C.J. Polychroniou: How did your interest in economics come about, and why did you choose to pursue graduate studies at Oxford University after having completed your undergraduate degree at Yale?

James K. Boyce: Midway through my college years I worked for two years on a land reform and rural development project in the Indian state of Bihar. I had taken introductory economics in my freshman year, but it was in Bihar that I really began to learn and think about how economies function and malfunction.

On returning to Yale I designed an independent major in Agricultural Development that included some more courses in economics. More importantly, I met my life partner, Betsy Hartmann, who had just come back from working in India, too. After graduating we returned to South Asia and lived for about a year in a village in Bangladesh. Our aim was to write a book that would give readers a window into the lives and perspectives of some of the world’s poorest people – an oral history of the present.

The book, A Quiet Violence, came out in 1983 after dozens of rejections from publishers. While we were completing it, we pieced together a living among other ways by teaching a Yale seminar on the political economy of world hunger. One book we used in the seminar was The Political Economy of Agrarian Change by Keith Griffin, an economist at Oxford. When I decided to go to grad school, I wrote to Keith and asked if he would consider working with me. He sent an encouraging reply, and that is the main reason I went to Oxford. It turned out to be a wonderful place to be. Keith was a splendid mentor, and I was also fortunate to study with Amartya Sen, who introduced me to the deep normative questions of value and distribution that lie at the heart of economic theory. I could not have had better teachers.

CJP: Your early research centered around food and development policy for mainly agrarian societies. What lessons have we learned about agrarian reform and economic growth in developing countries?

JB: In my dissertation I analyzed agricultural growth in Bangladesh and the neighboring Indian state of West Bengal, the two halves of Bengal that were partitioned in 1947 when India and Pakistan became independent nations. My central thesis was that water control – irrigation, drainage, and flood control – is the “leading input” in Asian rice agriculture, and that Bengal’s agrarian structure posed formidable obstacles to resolving the attendant problems of coordinated water management and collective action. The self-interest of the larger landowners who dominated rural society often undermined possibilities for improving agricultural performance. It is an example of what is sometimes called the “inefficiency of inequality.”

After receiving my doctorate, I embarked on a book about the Philippine economy in the Marcos era. The Philippines was the birthplace of the so-called “green revolution” in Asian rice agriculture, the introduction of highly fertilizer-responsive varieties that allowed major increases in output. In that country, too, agrarian inequality acted as a brake on growth and on the extent to which the growth that did occur improved the lives of the poor.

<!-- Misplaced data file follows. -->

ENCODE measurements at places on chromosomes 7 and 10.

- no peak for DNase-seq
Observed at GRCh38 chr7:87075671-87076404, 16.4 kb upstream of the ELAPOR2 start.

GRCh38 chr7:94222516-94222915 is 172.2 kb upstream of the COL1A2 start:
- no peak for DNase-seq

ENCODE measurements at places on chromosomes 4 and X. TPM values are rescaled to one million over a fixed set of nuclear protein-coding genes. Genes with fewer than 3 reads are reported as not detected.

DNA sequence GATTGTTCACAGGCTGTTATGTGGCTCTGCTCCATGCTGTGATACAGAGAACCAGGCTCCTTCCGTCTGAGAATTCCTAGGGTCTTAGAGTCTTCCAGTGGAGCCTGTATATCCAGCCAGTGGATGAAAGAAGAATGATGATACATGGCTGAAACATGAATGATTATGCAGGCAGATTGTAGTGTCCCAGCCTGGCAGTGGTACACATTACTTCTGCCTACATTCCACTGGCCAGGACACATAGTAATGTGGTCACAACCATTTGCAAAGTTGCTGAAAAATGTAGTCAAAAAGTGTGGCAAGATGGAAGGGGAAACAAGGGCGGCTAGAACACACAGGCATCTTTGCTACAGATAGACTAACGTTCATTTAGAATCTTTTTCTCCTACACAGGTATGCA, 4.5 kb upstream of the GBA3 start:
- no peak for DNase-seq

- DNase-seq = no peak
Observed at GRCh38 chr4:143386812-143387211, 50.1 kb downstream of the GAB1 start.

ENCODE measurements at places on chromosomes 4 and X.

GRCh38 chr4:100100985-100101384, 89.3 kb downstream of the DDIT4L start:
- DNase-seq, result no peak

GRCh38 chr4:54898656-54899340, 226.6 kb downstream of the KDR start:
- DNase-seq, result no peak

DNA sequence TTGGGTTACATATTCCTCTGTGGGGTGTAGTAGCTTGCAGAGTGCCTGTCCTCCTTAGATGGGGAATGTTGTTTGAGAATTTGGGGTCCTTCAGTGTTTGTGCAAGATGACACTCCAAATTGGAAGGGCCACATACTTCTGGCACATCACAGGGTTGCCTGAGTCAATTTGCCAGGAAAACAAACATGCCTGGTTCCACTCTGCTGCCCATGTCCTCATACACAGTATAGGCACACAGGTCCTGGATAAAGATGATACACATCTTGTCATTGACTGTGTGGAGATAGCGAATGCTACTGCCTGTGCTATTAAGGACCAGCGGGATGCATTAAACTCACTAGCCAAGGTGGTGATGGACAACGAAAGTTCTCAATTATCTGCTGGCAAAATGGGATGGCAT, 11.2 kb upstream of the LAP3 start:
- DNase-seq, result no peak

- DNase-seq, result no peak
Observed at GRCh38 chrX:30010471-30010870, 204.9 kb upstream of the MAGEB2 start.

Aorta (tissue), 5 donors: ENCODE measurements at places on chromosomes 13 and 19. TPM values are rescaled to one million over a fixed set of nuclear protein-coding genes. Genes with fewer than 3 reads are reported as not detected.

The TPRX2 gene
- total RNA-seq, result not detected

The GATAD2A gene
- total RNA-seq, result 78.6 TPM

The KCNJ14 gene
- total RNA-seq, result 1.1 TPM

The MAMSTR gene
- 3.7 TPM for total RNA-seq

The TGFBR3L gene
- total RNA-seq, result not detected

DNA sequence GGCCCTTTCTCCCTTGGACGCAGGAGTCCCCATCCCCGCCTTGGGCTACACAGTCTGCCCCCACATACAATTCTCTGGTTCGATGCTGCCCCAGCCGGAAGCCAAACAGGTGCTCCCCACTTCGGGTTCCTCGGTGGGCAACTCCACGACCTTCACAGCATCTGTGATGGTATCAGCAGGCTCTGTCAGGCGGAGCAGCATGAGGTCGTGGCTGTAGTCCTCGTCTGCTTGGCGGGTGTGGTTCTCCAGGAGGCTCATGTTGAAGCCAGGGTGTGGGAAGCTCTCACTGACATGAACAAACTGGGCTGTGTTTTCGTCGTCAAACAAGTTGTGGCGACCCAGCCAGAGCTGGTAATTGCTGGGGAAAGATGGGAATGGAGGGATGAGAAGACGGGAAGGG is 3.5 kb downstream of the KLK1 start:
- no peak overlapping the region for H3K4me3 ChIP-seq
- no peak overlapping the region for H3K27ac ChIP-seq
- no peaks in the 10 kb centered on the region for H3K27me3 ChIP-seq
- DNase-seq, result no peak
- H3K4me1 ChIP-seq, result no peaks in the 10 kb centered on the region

The Philippine experience stands in marked contrast to that of South Korea, which was poorer than the Philippines at the end of World War Two. Today South Korea’s per capita income is about ten times greater than that of the Philippines, and income inequality is far lower. The superior performance of South Korea in both respects can be traced above all to the fact that the country implemented a serious land-to-the-tiller agrarian reform shortly after the war, whereas the Philippines did not and still has not.

Thoroughgoing land reform was a key distinguishing feature in the postwar economic trajectories of East Asian countries more generally. China, Japan, South Korea, and Taiwan shared this experience in common despite their diverse political circumstances. Land reform ended the fateful dichotomy between ownership of the land and labor on it. In so doing, it unleashed broad-based growth not only in the agricultural sectors but in the economy as a whole.

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To A New Culture Of Remembrance

Joseph Sassoon Semah – Architectural model based on a mass grave of Jews in Baghdad – “Farhud” – the progrom against the Jews of Iraq on June 1-2 1941 – Kunstmuseum Den Haag

A new Nationaal Holocaust Museum is being built in Amsterdam to remember the history of the Holocaust. The opening is planned for 2022. An interesting initiative.

This is what the initiators said over their plan: ‘Most people know about the meaning of the Holocaust: the assassination of 6 million European Jews, of which 104.000 came from the Netherlands. With your  support we want to make the National Holocaust museum the place where we show future generations that this must never be forgotten. A place like this is still very necessary in the Netherlands’. This can be read on the Jewish Cultural Quarter website.